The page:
A year can make a big difference to a corporate storyline.
This time last year, battery issues in the Samsung Galaxy Note 7 created a series of unfortunate problems that resulted in a ban on the devices by the FAA, an expensive recall and damage to Samsung’s share price in the aftermath. Overall, the saga of the Samsung Galaxy Note 7 had shaved $14.3 billion from Samsung’s market cap.
Fast forward 12 months.
According to research out from Kantar Worldpanel, Samsung is now the number one smartphone brand in the U.S. when it comes to market share — and Apple sits in second place.
By the Numbers
It isn’t that Apple’s market share hasn’t grown, according to Kantar Worldpanel. As of last quarter, Apple’s market share was up 4.7 percent year over year to cover 34 percent of the market.
It’s just that Samsung grew more. And by the end of Q2, the company had captured 36.2 percent of the smartphone market, up from 32.9 percent the quarter before.
Kantar’s figures also noted that though Samsung has reclaimed the crown in its never-ending battle for smartphone dominance with Apple, overall the brand has seen a drop in its market share of 1.1 percentage points over the past year. Kantar ascribed that fall-off to the Galaxy S8 performing below the levels expected by in-house experts.
“The Galaxy S8 launch helped Samsung regain the top position in the USA, but the bounce from the flagship launch was less than would be expected from a full product redesign,” Kantar noted in its release.
The report also noted that the top ten bestselling models list is dominated by Apple and Samsung — which each have five models represented. Apple still holds the number one and number two spaces, with the iPhone 7 and 7 Plus. The Galaxy S7 and S8 represent rankings three through six on the list.
In the top five European Union markets, Android operating system phones accounted for 79.5 percent during the second quarter — a nearly 3 percent increase from the previous year, driven by particularly strong performances in Germany, Great Britain and France. The iOS also showed some increases in Germany, France and Spain, but declines in Great Britain and Italy mean its year-over-year growth in the EU5 was largely flat.
“Samsung performed well in France in the three months ending in May 2017,” ComTech’s Global Strategic Insight Director Dominic Sunnebo noted. “The low- and mid-tier Galaxy J series and A series models enabled Samsung to compete more effectively with homegrown upstart Wiko and global challenger Huawei. However, the largest contributor to Android’s EU5 growth came from Huawei, which posted strong sales in all EU5 markets except Spain.”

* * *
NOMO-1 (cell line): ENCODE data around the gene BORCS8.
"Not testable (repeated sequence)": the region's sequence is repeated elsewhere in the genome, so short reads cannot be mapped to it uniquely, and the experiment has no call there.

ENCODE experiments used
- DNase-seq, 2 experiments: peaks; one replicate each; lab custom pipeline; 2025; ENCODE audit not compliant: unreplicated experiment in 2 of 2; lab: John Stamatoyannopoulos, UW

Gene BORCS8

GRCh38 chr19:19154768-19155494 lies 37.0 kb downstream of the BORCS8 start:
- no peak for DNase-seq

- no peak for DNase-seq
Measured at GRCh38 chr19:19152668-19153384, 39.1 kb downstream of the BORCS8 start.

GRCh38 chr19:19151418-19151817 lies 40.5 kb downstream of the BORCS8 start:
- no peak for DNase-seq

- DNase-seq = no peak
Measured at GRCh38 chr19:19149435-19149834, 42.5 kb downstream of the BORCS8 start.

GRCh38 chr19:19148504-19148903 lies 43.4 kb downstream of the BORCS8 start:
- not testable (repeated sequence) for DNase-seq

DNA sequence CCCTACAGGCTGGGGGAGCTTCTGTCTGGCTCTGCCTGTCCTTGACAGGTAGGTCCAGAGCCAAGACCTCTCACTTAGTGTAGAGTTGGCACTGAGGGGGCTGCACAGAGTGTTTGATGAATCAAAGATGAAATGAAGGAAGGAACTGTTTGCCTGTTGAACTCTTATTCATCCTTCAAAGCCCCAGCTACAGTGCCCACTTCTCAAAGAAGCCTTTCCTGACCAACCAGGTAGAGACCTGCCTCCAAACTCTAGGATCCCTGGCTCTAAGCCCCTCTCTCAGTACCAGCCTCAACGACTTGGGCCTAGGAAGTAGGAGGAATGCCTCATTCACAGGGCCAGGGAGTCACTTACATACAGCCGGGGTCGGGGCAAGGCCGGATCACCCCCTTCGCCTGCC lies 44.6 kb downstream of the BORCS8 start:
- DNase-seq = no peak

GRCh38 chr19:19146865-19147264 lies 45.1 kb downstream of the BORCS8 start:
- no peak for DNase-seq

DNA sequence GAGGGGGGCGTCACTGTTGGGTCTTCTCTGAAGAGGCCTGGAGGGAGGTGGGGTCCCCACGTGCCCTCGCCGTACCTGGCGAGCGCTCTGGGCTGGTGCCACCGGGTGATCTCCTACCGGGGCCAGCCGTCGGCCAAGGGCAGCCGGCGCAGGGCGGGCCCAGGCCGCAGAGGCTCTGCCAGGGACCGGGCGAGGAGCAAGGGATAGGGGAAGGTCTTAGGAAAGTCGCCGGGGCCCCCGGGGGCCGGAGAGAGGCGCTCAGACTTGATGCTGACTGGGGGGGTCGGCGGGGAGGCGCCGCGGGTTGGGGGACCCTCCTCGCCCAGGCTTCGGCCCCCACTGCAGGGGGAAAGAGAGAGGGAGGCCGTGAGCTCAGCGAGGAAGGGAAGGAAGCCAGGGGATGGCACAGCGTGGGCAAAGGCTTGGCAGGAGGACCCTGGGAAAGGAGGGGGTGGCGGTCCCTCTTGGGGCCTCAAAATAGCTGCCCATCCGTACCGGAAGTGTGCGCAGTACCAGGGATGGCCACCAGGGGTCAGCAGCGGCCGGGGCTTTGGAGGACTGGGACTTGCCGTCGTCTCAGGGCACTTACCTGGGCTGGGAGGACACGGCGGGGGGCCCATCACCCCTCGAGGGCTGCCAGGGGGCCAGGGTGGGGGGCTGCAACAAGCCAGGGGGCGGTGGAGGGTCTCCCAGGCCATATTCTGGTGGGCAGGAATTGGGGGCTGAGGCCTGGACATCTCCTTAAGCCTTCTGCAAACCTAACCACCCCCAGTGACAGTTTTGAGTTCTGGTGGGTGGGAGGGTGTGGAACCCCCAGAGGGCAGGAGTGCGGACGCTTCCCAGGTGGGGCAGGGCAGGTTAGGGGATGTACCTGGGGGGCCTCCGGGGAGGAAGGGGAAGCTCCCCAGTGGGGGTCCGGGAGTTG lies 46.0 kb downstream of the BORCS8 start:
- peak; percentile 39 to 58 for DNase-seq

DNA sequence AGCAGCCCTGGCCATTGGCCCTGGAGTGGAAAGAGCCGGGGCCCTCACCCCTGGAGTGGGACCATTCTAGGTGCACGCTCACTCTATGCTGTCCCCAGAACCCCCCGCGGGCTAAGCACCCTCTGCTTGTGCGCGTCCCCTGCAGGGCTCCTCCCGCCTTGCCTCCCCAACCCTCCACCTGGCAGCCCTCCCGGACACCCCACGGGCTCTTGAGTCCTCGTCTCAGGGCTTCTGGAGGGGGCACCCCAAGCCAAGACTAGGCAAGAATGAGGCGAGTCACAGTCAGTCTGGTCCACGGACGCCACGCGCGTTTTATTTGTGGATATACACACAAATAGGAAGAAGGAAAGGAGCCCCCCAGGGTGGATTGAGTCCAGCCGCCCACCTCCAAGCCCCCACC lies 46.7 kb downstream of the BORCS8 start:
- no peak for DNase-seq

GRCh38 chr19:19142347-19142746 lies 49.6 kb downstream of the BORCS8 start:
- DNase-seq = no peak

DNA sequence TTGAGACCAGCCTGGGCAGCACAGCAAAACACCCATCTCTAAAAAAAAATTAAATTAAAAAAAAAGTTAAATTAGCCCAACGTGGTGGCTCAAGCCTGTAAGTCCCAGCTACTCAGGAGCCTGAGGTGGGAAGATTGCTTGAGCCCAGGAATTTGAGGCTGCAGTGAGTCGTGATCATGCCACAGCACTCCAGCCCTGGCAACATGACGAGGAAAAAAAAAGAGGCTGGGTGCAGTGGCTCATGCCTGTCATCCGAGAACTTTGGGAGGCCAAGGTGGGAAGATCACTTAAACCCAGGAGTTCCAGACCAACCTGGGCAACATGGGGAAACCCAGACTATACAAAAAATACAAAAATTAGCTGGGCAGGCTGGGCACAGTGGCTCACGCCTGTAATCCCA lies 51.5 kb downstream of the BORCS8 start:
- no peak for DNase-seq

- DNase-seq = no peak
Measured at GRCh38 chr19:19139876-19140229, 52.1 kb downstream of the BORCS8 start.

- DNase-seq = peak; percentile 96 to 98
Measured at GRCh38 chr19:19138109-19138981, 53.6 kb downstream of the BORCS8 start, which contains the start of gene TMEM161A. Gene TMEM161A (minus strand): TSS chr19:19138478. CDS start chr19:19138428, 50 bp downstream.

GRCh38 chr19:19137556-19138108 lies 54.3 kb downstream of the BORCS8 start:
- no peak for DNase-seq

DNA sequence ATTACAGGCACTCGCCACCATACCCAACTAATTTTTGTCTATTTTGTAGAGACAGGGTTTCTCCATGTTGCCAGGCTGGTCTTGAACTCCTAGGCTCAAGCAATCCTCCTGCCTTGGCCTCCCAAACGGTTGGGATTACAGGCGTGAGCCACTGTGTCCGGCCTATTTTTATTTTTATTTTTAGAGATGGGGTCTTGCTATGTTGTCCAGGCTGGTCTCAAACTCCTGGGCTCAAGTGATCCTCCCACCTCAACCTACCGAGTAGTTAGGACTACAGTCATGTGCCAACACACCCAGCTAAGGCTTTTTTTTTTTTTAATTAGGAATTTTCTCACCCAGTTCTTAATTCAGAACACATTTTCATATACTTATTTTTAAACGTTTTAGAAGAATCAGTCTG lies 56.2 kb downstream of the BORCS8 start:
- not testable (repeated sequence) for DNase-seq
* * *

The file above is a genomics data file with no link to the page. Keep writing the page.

So Samsung’s looking strong in Europe and is number one in the U.S., but the Apple Empire is ready to strike back with the release of the latest — and likely redesigned greatest — in iPhone advance.
But will it be ready to strike back this year?
Apple’s Production Schedule — the Rumors Abound
Though the ten-year anniversary iPhone release is one of the year’s more eagerly speculated-upon events in tech, there are almost no solid details about what the smartphone will look like, when it will go on sale, what it will cost — or what it will actually do.
But the ever-churning rumor mill got another entry this week, with news reports in Digital Trends that said the component and service suppliers in the iPhone supply chain have reported strong sales in July. Marketplace tea leaf readers take this as a sign that production for new iPhone devices is gaining momentum.
Reports indicate that three new iPhone models — two TFT LCD and one OLED model — have entered volume production.
That’s the good news.
The perhaps more worrisome news for Apple fanboys and fangirls out there is that while no production delays are expected on the LCD phones — presumably updates to the iPhone 7S and 7 Plus are also expected out this fall — the OLED model could create a demand shortage.
“The high consumer expectations for new iPhone devices will keep most component suppliers operating in high gear in the second half of 2017 and drive their monthly or quarterly sales volumes to new highs, commented the sources,” noted the Digital Times, citing “sources close to the supply chain.”
As for the redesigned iPhone 8’s shipping date?
Sources talking to Digital Trends predict iPhone assemblers Foxconn Electronics, Pegatron Technology and Wistron will see their revenues hit highs during the September through November period, which is leading them to speculate the first complete redesigned iPhone 8 devices will begin shipping this month.
So, will the new consumers clamor for iPhones? Or have enough consumers had their heads turned by the Samsung S8 to skip the Apple upgrade this year? Will it matter if the Christmas shopping season comes and goes and most consumers can’t get their hands on an iPhone? Or perhaps will Apple find a way — as always — to come through with just enough iPhones for anyone who wants one, after a few news stories have circulated that maybe there won’t be enough (so better buy one early).
Stay tuned — summer break is coming to an end, and it is going to be a very active fall season.